Ken Wytsma recently sent me his new book, The Grand Paradox, for review. I really, really wanted to like this book, since it came so highly recommended by numerous authors and scholars that I deeply respect.
Yet I must confess that as I read the book, I had trouble understanding what the book was about. And after having read the book, I am still not sure I know what “the grand paradox” is. I failed to see how one chapter led to another, or how each chapter contributed to an overall big picture theme or idea.
Don’t get me wrong, Ken Wytsma is a good writer with great ideas. Each chapter individually (except for one … more on that in a bit) is a good on a particular topic. I really enjoyed the chapters on justice and doubt. I just didn’t see how the chapters moved the reader toward any sort of cohesive idea, decision, insight, or new understanding.
There were several insights and ideas I found inspiring throughout the book, such as this one on love and justice:
For those who truly care about love and justice, one of the most disappointing experiences in religion is when it becomes a man-made system of conformity and standardization that we use to judge each other. (p. 95)
On the other hand, I disagreed with much of he wrote in chapter 12, titled “Mother Kirk.” Like many Christian leaders today, Wytsma is aware that countless Christians around the world are seeking to follow Jesus outside the four walls of institutional Christianity. That is, they want to follow Jesus without doing the “church thing” on Sunday morning.
Being a pastor of a megachurch himself, Wytsma naturally tries to discredit this way of following Jesus. But in doing so, he reveals that he doesn’t understand the heart or motives of these people, and even resorts to demeaning them with the derogatory label “terminal Christians” (p. 136). He goes on to make this absolutely shocking statement:
When I see someone in the church who is beginning to develop a critical view of church, … I know I am looking at a “terminal Christian.” That individual might not be dead yet, but she is on a trajectory that leads to separation from the people of God, and separation from the people God has identified with will ultimately mean separation from God himself. And separation from God is death (p. 137)
So according to Wytsma, if you decide to stop attending church, or if you are critical of various aspects or elements of the church, you are on your way to becoming separated from God Himself.
As the institutional church continues to suffer a slow and agonizing death, this is the sort of rhetoric we can expect to hear more of from those whose income and notoriety depend upon the institutional church.
I imagine that in Wytsma’s mind, I might be one of those he labels as a “terminal Christian.” But if he were to sit down and talk with me and my wife, or with almost anyone who is on this same journey with God, I think he would discover that we are not falling away from God, but are drawing closer to Him and His people in ways that we never before thought possible–in ways we had only dreamed of when we were part of the institutional church.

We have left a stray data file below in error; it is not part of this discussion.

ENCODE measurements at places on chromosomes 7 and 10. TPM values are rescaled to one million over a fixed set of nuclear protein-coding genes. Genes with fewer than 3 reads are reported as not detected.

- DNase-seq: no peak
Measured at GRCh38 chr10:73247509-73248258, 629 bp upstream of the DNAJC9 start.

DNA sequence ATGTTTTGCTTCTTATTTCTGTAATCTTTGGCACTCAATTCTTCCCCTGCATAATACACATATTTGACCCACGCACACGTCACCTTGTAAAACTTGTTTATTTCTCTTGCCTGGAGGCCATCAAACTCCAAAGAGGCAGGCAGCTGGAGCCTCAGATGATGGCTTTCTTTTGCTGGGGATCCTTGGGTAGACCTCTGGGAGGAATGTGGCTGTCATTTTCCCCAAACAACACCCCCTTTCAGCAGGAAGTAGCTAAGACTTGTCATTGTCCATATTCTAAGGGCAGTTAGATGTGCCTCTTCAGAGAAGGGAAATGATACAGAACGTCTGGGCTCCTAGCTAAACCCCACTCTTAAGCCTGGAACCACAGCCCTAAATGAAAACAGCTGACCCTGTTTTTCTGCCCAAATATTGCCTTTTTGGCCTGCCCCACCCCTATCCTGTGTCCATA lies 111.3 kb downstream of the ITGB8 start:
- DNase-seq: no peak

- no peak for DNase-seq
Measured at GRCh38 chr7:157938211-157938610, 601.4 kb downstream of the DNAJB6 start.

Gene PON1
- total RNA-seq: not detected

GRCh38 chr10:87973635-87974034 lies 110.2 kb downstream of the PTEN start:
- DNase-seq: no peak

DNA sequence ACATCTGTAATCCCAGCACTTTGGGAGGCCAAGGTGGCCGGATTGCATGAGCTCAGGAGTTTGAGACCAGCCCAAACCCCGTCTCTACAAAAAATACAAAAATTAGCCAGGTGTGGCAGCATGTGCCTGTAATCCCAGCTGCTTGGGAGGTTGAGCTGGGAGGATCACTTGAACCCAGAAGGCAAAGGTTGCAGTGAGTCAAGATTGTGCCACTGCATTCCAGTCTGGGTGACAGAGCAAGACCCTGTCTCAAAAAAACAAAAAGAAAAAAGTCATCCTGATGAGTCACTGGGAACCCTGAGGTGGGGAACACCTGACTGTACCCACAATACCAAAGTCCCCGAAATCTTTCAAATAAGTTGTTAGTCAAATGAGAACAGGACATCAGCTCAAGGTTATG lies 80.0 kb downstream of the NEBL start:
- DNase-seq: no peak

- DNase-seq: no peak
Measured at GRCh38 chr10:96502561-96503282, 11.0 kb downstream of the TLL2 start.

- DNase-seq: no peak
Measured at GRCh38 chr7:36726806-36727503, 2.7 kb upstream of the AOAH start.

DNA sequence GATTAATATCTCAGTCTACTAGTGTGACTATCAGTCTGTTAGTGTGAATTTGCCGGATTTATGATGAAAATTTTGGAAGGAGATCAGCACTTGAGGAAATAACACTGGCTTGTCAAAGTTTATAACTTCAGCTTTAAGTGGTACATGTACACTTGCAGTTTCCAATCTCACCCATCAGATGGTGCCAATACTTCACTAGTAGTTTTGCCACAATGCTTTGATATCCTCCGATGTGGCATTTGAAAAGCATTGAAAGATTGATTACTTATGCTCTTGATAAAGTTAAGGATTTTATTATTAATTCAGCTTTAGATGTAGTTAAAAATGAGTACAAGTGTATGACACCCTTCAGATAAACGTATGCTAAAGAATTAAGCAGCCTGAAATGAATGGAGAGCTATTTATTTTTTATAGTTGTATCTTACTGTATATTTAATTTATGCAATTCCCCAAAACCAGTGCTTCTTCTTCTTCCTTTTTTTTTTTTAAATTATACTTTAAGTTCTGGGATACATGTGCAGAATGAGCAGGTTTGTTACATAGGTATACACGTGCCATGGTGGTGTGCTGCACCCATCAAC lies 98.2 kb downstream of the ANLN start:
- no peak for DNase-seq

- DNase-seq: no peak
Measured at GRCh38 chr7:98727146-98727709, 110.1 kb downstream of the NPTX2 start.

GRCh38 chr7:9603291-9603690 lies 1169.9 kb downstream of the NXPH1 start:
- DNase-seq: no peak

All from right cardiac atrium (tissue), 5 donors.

Yes, it is true that people who leave the institutional church are often critical of what they left behind. I have contributed to that criticism myself. But this is not criticism of “the church” as much as it is the forms of church which we believe are keeping people from experiencing all that God has for them.
But watch this… if we who no longer sit in a pew on Sunday morning are also part of the family of God through our faith in Jesus, our commitment to follow Him, and our regular fellowship with other travelers on this road, then we too are part of the local and universal church, which means that when Wytsma criticizes us, he is criticizing “the church,” which means that according to his definition, he too is a terminal Christian and headed toward separation from God.
Look, I don’t believe in terminal Christians. I don’t think Wytsma is a terminal Christian. I am just pointing out that when Christians in institutional churches criticize Christians who are not in institutional churches for criticizing the institutional churches, many of their own criticism fall back upon their own heads, just as it does upon us who have left. I am not saying we shouldn’t criticize. We can and we should, for this how we learn. But we must remember what we all learned in kindergarten: “Whenever you point the finger at someone else, three fingers point back at you.”
What am I saying? If you read this book, maybe just skip chapter 12, or if you do read it, just recognize that Wytsma is circling the wagons in an attempt to prop up a dying institution.
If you are part of a fellowship where they say that if you leave their church, or if you question or challenge what the church does or what the pastor says, that you are leaving God or challenging God’s ways, recognize that this is the guilt-based, fear-based, control-based system that forms the foundation of much of the modern “church,” and does not reflect the heart of Jesus for His Bride.
So what can I say about this book? Well, many of the chapters are insightful and helpful. I LOVED his chapter on justice. And if you want to read some thought-provoking s on various Christian topics from a leading church communicator, this might be a good book to try. Just be careful with chapter 12…